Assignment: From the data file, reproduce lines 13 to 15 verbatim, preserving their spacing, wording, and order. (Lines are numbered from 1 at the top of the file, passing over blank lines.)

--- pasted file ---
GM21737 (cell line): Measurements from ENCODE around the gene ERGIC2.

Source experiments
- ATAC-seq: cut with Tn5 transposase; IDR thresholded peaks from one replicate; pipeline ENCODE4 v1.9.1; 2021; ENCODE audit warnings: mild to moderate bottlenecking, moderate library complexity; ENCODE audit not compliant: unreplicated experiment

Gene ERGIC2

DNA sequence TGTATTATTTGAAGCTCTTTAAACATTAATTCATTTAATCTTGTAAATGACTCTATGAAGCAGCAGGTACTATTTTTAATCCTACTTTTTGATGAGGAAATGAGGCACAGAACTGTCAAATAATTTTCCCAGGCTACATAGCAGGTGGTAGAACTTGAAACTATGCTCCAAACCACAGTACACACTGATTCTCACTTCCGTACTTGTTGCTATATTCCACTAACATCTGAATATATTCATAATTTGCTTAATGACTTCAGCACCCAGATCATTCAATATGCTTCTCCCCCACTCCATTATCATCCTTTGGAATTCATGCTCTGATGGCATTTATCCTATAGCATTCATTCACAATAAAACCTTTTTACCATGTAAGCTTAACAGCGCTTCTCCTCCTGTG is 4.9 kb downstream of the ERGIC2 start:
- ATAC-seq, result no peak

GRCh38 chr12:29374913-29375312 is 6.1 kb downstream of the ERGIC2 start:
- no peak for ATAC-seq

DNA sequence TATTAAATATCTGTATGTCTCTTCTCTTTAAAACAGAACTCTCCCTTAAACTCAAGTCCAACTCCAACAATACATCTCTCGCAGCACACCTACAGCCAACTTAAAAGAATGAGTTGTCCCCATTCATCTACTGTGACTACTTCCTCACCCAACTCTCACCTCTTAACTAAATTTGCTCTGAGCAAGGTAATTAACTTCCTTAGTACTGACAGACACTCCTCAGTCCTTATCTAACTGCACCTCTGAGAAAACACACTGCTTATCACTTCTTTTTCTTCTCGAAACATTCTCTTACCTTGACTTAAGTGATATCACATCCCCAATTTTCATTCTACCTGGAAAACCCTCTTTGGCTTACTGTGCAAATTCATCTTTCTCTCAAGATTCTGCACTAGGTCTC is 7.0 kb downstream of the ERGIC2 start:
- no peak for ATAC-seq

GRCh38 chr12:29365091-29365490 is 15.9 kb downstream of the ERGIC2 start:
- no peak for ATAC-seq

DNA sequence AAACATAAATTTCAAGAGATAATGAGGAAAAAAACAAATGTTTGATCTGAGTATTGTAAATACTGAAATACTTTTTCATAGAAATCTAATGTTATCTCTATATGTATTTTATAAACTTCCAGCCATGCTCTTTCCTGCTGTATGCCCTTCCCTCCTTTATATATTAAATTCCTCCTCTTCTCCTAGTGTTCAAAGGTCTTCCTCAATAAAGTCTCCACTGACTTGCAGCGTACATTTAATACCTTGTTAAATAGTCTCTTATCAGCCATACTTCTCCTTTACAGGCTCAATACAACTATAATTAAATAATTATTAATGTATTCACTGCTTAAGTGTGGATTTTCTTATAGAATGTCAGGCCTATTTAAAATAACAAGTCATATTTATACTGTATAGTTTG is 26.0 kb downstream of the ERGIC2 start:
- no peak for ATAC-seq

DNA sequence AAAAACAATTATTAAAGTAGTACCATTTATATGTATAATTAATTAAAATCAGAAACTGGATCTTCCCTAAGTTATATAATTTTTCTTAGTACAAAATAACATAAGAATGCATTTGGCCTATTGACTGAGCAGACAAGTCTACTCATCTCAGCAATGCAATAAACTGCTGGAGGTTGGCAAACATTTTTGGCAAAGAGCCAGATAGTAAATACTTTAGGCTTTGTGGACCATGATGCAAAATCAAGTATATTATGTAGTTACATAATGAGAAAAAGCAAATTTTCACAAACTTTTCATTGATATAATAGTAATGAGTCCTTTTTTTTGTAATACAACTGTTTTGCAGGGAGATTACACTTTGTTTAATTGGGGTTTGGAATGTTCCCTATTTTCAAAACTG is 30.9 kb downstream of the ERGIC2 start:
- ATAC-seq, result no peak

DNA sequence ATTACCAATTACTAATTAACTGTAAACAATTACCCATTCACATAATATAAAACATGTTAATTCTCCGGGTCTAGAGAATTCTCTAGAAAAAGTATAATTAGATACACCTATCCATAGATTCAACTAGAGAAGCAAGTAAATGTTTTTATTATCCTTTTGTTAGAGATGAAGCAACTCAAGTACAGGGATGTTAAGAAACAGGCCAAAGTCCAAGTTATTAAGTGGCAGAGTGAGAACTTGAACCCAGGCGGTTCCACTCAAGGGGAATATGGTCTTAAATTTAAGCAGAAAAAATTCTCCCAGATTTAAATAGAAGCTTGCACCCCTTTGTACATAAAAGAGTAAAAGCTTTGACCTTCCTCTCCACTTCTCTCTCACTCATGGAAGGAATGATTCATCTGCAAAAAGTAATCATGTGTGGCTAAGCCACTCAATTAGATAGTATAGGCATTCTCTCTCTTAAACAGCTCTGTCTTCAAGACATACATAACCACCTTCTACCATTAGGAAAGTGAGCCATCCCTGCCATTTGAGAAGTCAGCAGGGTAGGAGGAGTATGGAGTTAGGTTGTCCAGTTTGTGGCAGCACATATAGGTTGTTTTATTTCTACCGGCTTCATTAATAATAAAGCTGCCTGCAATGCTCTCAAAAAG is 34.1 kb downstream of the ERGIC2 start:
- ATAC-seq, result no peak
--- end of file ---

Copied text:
DNA sequence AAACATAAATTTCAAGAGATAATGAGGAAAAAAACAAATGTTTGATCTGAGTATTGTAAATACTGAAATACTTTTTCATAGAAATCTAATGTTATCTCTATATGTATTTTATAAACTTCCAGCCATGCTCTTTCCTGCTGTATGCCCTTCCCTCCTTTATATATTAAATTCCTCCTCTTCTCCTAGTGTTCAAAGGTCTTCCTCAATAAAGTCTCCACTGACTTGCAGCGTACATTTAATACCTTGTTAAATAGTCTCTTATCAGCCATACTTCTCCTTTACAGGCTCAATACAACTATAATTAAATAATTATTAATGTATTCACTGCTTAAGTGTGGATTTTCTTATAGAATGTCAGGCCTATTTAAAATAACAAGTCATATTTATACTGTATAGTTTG is 26.0 kb downstream of the ERGIC2 start:
- no peak for ATAC-seq

DNA sequence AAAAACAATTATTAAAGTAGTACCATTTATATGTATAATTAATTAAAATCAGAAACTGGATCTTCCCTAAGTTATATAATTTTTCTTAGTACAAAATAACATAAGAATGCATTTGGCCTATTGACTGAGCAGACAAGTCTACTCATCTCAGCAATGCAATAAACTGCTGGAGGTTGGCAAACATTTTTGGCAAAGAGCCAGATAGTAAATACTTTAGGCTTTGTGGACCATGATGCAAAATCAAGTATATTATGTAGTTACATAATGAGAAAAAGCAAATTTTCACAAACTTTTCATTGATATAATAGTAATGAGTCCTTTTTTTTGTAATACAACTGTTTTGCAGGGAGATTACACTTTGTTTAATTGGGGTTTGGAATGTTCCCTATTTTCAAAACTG is 30.9 kb downstream of the ERGIC2 start: